The procession is a less elaborate affair but it shares the same brazilliant sense of saturnalian merry making and collective spirit as that at Rio.  The drummers precede a long single file of slow grinding dancers and performers from various countries. It’s not a milonga so the conga gets  longer. Here we go loop di loo! Snaking around the beachfront, past peanut vendors and surfboard menders, picking up reinforcements on the way. Looking at the drummer navigating it’s head always made me reflect, ‘Leadership looks fun, but it’s stressful. ’

People of all shapes and sizes join the conga. One time a woman was so chubby she was both the front and the rear end of it. By herself she was a group. I was afraid when she’d stoop. I got numbo dancing behind this jumbo.

The irresistible sight and sound of the sirens of samba pulls the surfers from the water with the same urgency as those that warn of sharks.  They join the long cavorting callithump of happy clapping revellers singing, whistling, whooping it up, high fiving, up and down like jumping beans, improvising musically with whistles, bottles, spoons- whatever comes to hand. Some can take a tambourine and whack it, but to them it’s just a racket.

‘You know how to whistle, don’t you, muchachos? You just put your lips together and blow. Shake, shake, shake, shake your body line, whoa! Shake, shake, shake, shake it all the time. Work, work, work, work it all the time. ’

Everybody plays the fool. Anything can happen. Blissed by the hypnotic rhythm of the band, things can tend to get out of hand. Woo hah. Such mambo jambo is now an integral part of our social life. The most fun you can have without taking your clothes off.

Sydneysiders can now go to clubs and restaurants most evenings of the week. Patrons are drawn in by the pulsating rhythms and sensual dance movements though a few are slow to respond.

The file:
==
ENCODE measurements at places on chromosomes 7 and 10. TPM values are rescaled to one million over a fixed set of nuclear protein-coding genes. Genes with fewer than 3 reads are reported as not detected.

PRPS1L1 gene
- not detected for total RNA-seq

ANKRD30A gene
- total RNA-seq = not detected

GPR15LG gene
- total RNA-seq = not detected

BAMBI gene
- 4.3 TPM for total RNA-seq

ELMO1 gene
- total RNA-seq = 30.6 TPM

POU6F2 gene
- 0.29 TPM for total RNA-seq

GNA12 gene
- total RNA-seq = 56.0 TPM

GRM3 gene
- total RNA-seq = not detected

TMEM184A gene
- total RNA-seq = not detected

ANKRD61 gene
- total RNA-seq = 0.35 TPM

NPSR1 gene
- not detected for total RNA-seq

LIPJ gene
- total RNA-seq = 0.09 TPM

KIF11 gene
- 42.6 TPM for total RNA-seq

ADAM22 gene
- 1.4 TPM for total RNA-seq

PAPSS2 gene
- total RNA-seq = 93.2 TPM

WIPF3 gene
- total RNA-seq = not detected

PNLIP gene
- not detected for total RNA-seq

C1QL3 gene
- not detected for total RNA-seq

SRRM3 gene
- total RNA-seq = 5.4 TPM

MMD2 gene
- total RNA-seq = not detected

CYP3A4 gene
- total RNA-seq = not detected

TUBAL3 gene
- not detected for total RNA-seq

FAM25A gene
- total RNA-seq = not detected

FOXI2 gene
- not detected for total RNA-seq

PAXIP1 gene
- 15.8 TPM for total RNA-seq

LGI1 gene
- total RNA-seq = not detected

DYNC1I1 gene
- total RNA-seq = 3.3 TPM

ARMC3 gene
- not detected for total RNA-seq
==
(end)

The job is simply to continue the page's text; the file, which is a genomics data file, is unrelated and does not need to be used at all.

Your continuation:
The ambience is often laid back and the cuisine novel.

They can catch the ‘ritmo de la noche’ in a more intimate setting.

Their souls are on fire, aflame with desire. That’s why they perspire.

As they hit the timber, loosen up, start to limber, they can hear that hot marimba.

For millinery mania there’s usually a house party for the arty tarty.

Why wait for New Year’s Eve? Don’t herd your blues at el rancho, get real rauncho. Dance all night, get so light, watch a show, get real low, stop the rot, get real hot, shake it up, give it all you’ve got.

There are porros, lambadas to tickle your spine, moonlight and music, orchids and wine.

Dance around the hickory dickory dock. Tico Tico Tico Tico Tico Tock!  Latin radio programs are broadcast locally and television piped in from abroad.  The internet tops off what has become an all pervasive cultural force. The Hispanish Armada. The whole enchilada. You don’t have to go to Tijuana to eat barbecued iguana.

These developments have helped to allay that sense of solitude. In this respect time has been on my side.

I’ve got my maracas from Caracas.


I’ll eat tamales in Nogales.

I’ll save Havana for mañana.